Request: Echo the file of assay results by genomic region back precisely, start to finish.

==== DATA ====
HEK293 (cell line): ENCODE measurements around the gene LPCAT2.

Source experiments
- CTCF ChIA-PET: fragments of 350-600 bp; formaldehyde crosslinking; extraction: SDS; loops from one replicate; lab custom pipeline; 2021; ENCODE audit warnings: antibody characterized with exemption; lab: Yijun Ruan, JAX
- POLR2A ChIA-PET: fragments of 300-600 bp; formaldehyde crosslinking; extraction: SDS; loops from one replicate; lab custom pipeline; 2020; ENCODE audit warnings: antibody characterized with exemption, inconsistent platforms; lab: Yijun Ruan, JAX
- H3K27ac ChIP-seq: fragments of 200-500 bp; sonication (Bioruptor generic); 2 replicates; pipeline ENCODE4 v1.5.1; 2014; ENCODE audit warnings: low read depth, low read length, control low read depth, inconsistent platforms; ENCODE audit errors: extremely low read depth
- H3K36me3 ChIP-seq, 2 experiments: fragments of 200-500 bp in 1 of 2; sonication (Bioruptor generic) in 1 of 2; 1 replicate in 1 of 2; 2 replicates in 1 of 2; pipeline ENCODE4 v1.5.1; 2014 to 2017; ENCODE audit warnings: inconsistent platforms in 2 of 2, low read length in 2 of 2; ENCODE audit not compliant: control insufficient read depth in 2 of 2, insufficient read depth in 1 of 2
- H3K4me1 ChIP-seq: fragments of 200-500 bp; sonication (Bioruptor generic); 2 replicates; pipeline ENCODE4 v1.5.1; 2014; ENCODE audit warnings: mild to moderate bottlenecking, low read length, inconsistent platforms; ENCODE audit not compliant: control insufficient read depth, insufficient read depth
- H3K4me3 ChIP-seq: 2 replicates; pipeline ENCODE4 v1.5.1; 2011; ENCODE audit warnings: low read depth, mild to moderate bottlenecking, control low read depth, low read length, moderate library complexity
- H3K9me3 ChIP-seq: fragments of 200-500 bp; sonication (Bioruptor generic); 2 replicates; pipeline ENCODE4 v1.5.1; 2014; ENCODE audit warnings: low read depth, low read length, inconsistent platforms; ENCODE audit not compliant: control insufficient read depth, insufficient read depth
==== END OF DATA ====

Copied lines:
HEK293 (cell line): ENCODE measurements around the gene LPCAT2.

Source experiments
- CTCF ChIA-PET: fragments of 350-600 bp; formaldehyde crosslinking; extraction: SDS; loops from one replicate; lab custom pipeline; 2021; ENCODE audit warnings: antibody characterized with exemption; lab: Yijun Ruan, JAX
- POLR2A ChIA-PET: fragments of 300-600 bp; formaldehyde crosslinking; extraction: SDS; loops from one replicate; lab custom pipeline; 2020; ENCODE audit warnings: antibody characterized with exemption, inconsistent platforms; lab: Yijun Ruan, JAX
- H3K27ac ChIP-seq: fragments of 200-500 bp; sonication (Bioruptor generic); 2 replicates; pipeline ENCODE4 v1.5.1; 2014; ENCODE audit warnings: low read depth, low read length, control low read depth, inconsistent platforms; ENCODE audit errors: extremely low read depth
- H3K36me3 ChIP-seq, 2 experiments: fragments of 200-500 bp in 1 of 2; sonication (Bioruptor generic) in 1 of 2; 1 replicate in 1 of 2; 2 replicates in 1 of 2; pipeline ENCODE4 v1.5.1; 2014 to 2017; ENCODE audit warnings: inconsistent platforms in 2 of 2, low read length in 2 of 2; ENCODE audit not compliant: control insufficient read depth in 2 of 2, insufficient read depth in 1 of 2
- H3K4me1 ChIP-seq: fragments of 200-500 bp; sonication (Bioruptor generic); 2 replicates; pipeline ENCODE4 v1.5.1; 2014; ENCODE audit warnings: mild to moderate bottlenecking, low read length, inconsistent platforms; ENCODE audit not compliant: control insufficient read depth, insufficient read depth
- H3K4me3 ChIP-seq: 2 replicates; pipeline ENCODE4 v1.5.1; 2011; ENCODE audit warnings: low read depth, mild to moderate bottlenecking, control low read depth, low read length, moderate library complexity
- H3K9me3 ChIP-seq: fragments of 200-500 bp; sonication (Bioruptor generic); 2 replicates; pipeline ENCODE4 v1.5.1; 2014; ENCODE audit warnings: low read depth, low read length, inconsistent platforms; ENCODE audit not compliant: control insufficient read depth, insufficient read depth